Feeds

Martian ice swaps poles every 25,000 years

Give or take

The next step in data security

Water-ice on Mars swaps poles over a cycle that spans 51,000 years or so, in step with the way the planet precesses, or wobbles around on its axis.

Researchers investigating the different types of ice at the Martian poles plugged new data from the Mars Express mission into a model of the planet's climate. Then, adding in details of the planet's slow precession, they ran the clock back 21,500 years to a time when the northern summer was closest to the sun, the exact opposite of the situation today.

Martian water now, and 21,500 years ago: ESA

Martian water now, and 21,500 years ago.

As time passed, the model showed water accumulation rates shifting across the globe. Water at the north pole became unstable and vaporised easily, moving to the southern hemisphere where it recondensed and froze on the surface. Here, over the course of 10,000 years, it formed an ice cap up to six metres thick.

Run the clock forward towards today, and the opposite starts to happen: the ice at the south vaporises and shifts on the winds to the north. The process was interrupted about 1,000 years ago, the researchers say, when for some reason a layer of carbon dioxide ice formed a protective layer over the ice, preventing further erosion.

The model helps explain newly discovered deposits of ice at the southern pole, spotted by the OMEGA instrument early on in the Mars Express mission.

The European Space Agency says the "perennial deposits of water-ice" have built up on top of million-year old layered terrain, and argues that their presence is strong evidence for recent glacial activity. ®

Choosing a cloud hosting partner with confidence

More from The Register

next story
SCREW YOU, Russia! NASA lobs $6.8bn at Boeing AND SpaceX to run space station taxis
Musk charging nearly half as much as Boeing for crew trips
Boffins say they've got Lithium batteries the wrong way around
Surprises at the nano-scale mean our ideas about how they charge could be all wrong
Thought that last dinosaur was BIG? This one's bloody ENORMOUS
Weighed several adult elephants, contend boffins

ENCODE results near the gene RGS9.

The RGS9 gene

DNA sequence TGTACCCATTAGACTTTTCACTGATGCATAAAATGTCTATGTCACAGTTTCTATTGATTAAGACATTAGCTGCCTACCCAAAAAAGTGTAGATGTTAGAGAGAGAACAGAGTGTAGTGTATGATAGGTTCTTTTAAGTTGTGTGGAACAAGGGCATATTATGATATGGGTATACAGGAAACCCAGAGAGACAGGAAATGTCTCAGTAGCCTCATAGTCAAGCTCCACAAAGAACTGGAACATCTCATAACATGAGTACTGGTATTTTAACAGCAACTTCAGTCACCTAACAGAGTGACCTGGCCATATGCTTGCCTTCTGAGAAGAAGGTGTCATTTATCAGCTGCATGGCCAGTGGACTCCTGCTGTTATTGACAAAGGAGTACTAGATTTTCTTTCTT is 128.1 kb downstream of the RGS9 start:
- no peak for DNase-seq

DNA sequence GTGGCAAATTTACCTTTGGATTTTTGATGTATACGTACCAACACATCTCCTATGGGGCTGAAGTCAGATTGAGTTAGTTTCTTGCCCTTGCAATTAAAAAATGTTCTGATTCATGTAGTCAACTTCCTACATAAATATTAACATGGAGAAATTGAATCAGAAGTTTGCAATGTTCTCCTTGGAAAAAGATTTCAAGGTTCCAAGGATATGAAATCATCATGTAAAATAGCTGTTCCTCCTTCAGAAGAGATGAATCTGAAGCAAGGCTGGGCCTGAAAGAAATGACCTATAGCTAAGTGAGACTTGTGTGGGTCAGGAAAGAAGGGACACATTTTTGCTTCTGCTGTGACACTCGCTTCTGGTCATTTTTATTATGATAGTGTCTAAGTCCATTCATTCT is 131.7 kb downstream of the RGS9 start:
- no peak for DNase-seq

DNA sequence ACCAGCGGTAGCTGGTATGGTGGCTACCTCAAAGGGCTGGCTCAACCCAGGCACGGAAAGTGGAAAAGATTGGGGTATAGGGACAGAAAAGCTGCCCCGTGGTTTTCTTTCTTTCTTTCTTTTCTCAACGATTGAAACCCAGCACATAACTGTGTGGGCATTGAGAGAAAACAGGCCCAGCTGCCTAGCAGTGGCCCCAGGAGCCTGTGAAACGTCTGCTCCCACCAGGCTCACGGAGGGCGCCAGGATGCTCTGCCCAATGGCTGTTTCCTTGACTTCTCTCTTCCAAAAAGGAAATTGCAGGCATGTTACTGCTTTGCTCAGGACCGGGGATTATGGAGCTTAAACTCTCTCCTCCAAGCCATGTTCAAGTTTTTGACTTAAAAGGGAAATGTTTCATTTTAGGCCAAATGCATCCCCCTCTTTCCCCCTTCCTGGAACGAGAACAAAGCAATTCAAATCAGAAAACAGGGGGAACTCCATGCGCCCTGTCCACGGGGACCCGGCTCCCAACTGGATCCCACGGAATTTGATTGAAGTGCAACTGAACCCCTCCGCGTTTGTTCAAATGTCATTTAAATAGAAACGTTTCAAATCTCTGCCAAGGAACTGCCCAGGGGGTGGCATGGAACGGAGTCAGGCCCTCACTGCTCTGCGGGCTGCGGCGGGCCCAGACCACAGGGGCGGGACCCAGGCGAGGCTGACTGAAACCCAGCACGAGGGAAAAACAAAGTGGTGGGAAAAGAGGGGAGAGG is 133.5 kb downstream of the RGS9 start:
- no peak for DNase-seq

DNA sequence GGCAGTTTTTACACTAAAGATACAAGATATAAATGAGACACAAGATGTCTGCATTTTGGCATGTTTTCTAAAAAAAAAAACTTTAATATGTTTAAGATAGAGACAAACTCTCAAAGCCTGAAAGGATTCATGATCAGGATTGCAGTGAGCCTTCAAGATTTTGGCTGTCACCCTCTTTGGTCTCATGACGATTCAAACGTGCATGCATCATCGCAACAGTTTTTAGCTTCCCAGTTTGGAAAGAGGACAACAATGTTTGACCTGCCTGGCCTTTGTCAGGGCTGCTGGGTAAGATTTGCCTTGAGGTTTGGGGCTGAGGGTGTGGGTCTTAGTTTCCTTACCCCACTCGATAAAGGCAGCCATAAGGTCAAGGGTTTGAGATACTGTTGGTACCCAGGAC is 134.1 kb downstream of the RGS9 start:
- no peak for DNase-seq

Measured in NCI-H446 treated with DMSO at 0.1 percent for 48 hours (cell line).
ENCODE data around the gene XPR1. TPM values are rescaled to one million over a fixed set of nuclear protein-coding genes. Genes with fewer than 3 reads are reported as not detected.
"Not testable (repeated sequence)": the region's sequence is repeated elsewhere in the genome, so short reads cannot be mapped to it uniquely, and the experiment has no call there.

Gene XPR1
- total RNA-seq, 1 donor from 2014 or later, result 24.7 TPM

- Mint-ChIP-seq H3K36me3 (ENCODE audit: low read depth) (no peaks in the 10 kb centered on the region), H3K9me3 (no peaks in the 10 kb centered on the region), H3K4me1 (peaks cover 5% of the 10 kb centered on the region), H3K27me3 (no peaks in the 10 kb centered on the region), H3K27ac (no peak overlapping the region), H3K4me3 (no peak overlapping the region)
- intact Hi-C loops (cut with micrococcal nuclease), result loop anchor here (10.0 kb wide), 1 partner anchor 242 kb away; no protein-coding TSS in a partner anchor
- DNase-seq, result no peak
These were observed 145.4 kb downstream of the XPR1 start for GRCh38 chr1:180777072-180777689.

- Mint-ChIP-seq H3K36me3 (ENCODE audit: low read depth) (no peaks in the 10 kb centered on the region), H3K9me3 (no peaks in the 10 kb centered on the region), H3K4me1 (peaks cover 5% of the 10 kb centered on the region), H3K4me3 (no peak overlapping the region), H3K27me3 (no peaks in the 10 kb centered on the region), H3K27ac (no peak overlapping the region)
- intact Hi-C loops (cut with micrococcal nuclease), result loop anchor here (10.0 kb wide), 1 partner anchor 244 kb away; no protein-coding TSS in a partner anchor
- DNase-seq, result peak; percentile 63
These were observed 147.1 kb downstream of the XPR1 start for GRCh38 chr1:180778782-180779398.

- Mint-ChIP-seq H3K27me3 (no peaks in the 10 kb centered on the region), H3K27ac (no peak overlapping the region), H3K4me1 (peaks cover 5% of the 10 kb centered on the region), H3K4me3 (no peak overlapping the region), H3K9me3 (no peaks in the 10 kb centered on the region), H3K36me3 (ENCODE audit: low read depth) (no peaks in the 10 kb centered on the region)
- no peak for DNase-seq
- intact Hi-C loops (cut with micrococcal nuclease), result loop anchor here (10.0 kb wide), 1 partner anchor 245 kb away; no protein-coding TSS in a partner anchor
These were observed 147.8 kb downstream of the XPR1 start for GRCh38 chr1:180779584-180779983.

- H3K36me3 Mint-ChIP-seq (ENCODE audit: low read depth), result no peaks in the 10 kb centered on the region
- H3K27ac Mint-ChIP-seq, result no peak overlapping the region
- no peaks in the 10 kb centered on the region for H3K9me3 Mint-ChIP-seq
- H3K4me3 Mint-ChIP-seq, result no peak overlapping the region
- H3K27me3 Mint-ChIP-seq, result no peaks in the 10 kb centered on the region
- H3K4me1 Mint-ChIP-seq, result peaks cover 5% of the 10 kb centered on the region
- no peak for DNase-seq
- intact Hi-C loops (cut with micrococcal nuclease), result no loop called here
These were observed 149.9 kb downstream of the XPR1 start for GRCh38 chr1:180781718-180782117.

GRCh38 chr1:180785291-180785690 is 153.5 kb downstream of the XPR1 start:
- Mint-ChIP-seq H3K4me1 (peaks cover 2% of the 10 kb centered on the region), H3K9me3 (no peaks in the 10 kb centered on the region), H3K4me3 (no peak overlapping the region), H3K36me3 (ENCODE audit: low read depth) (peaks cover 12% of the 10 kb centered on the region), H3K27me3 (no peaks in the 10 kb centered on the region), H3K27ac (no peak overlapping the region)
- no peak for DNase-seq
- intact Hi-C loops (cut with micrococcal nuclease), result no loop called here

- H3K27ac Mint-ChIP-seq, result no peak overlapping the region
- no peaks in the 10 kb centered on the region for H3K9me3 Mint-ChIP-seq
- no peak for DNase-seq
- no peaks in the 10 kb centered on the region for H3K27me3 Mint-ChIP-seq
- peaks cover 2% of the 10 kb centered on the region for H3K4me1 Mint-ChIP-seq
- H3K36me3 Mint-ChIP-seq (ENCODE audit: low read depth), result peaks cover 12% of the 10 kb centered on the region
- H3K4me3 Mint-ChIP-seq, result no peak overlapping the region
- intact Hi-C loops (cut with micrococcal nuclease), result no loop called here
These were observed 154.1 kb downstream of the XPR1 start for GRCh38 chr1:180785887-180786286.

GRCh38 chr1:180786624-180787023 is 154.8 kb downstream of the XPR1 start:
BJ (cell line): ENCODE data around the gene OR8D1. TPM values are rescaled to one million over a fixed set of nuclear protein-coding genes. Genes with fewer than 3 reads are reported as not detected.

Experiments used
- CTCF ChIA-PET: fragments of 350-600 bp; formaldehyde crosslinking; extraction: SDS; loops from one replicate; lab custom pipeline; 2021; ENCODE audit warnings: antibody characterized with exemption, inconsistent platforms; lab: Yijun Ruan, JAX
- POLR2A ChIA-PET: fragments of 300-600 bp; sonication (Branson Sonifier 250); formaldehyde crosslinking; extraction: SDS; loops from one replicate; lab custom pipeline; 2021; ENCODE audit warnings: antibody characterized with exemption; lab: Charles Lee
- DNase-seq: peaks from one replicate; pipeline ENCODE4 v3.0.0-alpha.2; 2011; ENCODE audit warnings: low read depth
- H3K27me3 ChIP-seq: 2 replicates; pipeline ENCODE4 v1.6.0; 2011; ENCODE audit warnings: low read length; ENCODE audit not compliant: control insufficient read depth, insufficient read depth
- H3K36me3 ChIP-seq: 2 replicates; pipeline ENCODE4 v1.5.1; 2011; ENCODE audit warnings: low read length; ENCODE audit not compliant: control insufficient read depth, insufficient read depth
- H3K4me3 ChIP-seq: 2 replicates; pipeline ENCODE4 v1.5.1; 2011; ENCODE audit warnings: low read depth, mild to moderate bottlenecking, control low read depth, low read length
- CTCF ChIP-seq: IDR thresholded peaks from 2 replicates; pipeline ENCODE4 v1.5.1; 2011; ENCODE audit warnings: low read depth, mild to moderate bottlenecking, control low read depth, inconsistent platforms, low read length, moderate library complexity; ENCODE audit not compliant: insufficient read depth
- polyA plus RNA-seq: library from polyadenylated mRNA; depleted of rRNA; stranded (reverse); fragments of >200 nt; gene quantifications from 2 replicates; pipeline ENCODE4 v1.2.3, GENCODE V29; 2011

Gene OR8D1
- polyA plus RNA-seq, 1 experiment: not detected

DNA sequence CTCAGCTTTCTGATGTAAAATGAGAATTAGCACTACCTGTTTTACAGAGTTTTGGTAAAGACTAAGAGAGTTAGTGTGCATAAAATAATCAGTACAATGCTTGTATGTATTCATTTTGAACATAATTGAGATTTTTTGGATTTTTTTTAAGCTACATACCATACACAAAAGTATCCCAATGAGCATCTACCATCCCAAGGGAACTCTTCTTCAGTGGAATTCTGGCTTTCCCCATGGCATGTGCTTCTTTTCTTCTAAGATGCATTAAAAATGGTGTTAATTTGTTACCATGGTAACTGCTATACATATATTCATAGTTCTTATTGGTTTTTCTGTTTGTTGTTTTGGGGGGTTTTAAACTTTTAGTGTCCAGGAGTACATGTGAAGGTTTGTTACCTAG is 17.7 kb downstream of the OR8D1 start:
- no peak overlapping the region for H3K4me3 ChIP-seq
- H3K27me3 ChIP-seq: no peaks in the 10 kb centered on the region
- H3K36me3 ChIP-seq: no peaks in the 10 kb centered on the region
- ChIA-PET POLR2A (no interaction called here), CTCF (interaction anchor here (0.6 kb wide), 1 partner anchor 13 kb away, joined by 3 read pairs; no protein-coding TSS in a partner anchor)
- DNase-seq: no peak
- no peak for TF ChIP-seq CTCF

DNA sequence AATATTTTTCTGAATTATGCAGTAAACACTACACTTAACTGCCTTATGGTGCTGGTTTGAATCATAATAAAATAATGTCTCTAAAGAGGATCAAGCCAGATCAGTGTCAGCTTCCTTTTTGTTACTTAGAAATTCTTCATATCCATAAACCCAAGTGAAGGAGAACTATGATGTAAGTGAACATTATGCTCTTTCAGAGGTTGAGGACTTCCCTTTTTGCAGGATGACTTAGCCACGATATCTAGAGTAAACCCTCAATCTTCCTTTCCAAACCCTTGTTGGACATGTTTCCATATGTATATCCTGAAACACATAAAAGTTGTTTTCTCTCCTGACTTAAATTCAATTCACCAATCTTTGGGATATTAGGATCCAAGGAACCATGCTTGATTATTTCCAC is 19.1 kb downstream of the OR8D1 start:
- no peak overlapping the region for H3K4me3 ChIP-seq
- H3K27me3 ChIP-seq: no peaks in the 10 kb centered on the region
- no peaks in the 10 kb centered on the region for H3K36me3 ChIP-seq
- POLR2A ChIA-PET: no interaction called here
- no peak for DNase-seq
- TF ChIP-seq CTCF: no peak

Edge Research Lab to tackle chilly LOHAN's final test flight
Our US allies to probe potential Vulture 2 servo freeze
Europe prepares to INVADE comet: Rosetta landing site chosen
No word yet on whether backup site is labelled 'K'
India's MOM Mars mission makes final course correction
Mangalyaan probe will feel the burn of orbital insertion on September 24th
Cracked it - Vulture 2 power podule fires servos for 4 HOURS
Pixhawk avionics juice issue sorted, onwards to Spaceport America
City hidden beneath England's Stonehenge had HUMAN ABATTOIR. And a pub
Boozed-up ancients drank beer before tearing corpses apart
prev story

Whitepapers

Providing a secure and efficient Helpdesk
A single remote control platform for user support is be key to providing an efficient helpdesk. Retain full control over the way in which screen and keystroke data is transmitted.
WIN a very cool portable ZX Spectrum
Win a one-off portable Spectrum built by legendary hardware hacker Ben Heck
Storage capacity and performance optimization at Mizuno USA
Mizuno USA turn to Tegile storage technology to solve both their SAN and backup issues.
High Performance for All
While HPC is not new, it has traditionally been seen as a specialist area – is it now geared up to meet more mainstream requirements?
Security and trust: The backbone of doing business over the internet
Explores the current state of website security and the contributions Symantec is making to help organizations protect critical data and build trust with customers.